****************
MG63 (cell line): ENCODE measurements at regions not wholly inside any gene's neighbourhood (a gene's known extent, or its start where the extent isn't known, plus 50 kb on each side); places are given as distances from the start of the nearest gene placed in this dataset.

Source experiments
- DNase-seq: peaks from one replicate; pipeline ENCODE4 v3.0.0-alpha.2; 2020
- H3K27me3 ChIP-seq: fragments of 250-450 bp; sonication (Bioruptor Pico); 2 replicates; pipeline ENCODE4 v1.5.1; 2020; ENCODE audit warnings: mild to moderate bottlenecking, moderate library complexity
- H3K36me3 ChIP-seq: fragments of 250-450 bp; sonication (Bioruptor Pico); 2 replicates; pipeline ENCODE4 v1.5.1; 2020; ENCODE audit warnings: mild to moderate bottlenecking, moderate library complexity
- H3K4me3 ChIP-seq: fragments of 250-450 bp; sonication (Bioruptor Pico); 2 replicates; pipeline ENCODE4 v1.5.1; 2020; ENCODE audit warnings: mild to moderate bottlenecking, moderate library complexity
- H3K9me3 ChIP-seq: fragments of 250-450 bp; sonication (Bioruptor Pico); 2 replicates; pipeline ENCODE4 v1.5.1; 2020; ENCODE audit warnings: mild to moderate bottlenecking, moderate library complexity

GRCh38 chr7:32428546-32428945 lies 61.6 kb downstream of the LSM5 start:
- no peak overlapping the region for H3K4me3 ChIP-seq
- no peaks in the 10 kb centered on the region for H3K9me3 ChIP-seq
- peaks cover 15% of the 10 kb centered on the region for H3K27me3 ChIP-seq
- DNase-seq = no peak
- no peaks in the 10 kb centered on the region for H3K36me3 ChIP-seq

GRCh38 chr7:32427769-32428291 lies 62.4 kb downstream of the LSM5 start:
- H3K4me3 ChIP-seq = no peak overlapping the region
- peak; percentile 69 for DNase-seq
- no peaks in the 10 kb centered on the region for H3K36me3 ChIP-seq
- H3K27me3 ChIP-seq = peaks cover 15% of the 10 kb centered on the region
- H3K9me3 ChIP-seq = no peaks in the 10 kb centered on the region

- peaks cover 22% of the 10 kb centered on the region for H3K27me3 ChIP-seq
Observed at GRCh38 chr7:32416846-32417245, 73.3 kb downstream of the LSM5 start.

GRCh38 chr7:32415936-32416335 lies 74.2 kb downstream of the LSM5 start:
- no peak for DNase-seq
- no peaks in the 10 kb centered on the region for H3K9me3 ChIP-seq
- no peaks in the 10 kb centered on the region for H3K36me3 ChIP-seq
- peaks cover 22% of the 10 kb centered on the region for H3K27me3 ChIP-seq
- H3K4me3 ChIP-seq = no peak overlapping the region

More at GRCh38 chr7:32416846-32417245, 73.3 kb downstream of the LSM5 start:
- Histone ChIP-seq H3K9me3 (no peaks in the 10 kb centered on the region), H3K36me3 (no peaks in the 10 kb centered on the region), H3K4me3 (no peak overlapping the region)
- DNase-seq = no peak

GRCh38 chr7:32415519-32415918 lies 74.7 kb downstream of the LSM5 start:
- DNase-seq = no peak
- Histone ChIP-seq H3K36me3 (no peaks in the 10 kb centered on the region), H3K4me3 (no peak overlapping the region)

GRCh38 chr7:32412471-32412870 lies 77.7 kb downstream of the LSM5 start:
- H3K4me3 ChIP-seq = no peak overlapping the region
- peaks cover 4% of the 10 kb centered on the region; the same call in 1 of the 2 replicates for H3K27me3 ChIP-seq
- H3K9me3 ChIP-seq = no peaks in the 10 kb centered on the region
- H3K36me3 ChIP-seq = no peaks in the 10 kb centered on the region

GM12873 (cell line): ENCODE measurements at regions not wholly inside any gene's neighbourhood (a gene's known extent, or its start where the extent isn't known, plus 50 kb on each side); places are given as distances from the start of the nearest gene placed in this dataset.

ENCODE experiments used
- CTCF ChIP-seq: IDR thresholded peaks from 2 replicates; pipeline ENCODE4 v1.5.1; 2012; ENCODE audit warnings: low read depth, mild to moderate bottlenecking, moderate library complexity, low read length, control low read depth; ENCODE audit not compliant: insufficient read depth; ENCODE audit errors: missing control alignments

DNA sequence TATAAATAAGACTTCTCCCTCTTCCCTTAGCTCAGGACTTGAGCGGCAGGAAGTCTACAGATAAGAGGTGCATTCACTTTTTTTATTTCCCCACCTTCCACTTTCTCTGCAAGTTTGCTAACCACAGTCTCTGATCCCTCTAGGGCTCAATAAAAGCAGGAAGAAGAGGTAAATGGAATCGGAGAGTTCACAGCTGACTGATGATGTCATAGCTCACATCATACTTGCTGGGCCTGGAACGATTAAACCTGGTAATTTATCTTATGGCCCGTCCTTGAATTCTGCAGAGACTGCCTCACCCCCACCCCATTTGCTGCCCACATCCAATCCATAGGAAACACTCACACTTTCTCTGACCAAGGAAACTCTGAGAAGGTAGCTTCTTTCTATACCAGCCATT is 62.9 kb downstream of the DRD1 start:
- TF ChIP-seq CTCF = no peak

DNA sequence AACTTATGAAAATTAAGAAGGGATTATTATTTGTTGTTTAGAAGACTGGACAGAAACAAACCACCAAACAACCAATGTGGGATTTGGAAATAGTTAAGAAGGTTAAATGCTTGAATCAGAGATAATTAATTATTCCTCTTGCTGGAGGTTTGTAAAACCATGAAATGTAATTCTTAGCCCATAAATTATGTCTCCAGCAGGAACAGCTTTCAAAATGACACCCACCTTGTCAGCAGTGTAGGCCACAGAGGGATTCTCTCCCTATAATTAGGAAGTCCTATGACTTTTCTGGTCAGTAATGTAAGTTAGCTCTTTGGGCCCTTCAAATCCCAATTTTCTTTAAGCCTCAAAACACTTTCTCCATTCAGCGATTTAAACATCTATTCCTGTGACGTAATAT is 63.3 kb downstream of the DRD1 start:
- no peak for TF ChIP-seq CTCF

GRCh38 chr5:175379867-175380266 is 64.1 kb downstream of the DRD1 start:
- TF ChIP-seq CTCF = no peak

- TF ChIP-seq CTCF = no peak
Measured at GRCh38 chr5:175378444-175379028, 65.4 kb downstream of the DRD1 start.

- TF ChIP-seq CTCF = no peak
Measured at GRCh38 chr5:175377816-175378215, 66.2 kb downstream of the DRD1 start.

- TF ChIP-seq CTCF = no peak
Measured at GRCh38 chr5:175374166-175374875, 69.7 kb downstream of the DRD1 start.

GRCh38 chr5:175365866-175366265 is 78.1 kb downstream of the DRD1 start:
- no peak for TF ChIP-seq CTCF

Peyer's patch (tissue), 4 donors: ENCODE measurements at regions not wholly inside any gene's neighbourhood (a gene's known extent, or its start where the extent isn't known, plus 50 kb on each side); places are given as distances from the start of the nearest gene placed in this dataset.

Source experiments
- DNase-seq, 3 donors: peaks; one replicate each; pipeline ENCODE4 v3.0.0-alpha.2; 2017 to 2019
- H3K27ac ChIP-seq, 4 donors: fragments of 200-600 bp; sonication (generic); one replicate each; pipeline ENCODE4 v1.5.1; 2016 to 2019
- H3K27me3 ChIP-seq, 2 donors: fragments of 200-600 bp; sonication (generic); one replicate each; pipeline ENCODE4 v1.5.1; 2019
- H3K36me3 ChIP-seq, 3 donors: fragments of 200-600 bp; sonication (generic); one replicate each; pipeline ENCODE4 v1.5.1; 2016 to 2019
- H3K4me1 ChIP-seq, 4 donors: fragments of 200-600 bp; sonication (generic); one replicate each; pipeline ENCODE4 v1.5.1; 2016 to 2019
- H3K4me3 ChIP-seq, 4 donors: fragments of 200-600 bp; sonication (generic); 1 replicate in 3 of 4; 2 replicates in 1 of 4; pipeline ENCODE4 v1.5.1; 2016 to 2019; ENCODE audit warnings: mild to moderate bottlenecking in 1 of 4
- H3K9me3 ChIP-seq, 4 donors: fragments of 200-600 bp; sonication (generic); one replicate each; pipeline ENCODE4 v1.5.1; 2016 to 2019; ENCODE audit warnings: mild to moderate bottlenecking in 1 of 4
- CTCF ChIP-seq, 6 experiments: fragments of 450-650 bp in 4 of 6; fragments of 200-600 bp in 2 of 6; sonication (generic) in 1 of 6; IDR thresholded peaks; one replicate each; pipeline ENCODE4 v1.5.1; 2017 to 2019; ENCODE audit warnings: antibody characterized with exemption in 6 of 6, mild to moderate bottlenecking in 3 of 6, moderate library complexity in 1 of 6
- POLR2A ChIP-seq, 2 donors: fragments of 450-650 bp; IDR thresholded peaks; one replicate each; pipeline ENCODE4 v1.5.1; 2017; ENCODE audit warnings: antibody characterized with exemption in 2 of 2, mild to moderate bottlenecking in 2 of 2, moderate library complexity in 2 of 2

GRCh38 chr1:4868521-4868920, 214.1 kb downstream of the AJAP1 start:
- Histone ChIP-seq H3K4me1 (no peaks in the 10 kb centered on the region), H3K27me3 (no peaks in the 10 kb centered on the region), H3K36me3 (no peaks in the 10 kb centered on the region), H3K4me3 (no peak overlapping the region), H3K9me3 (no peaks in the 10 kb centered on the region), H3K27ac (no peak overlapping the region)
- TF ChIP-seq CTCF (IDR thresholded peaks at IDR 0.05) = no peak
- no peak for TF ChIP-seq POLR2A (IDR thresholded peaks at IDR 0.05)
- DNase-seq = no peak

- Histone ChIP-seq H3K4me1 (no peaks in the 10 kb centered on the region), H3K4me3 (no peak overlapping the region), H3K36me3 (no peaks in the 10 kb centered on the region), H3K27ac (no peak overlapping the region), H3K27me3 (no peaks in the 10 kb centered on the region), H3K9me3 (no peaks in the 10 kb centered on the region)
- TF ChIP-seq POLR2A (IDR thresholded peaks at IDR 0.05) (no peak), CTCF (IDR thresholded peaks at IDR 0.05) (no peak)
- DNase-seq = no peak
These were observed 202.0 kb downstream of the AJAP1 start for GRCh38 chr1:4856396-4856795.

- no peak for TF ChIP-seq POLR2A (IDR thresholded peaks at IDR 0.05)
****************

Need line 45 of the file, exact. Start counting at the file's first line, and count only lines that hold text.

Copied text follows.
- no peak for TF ChIP-seq CTCF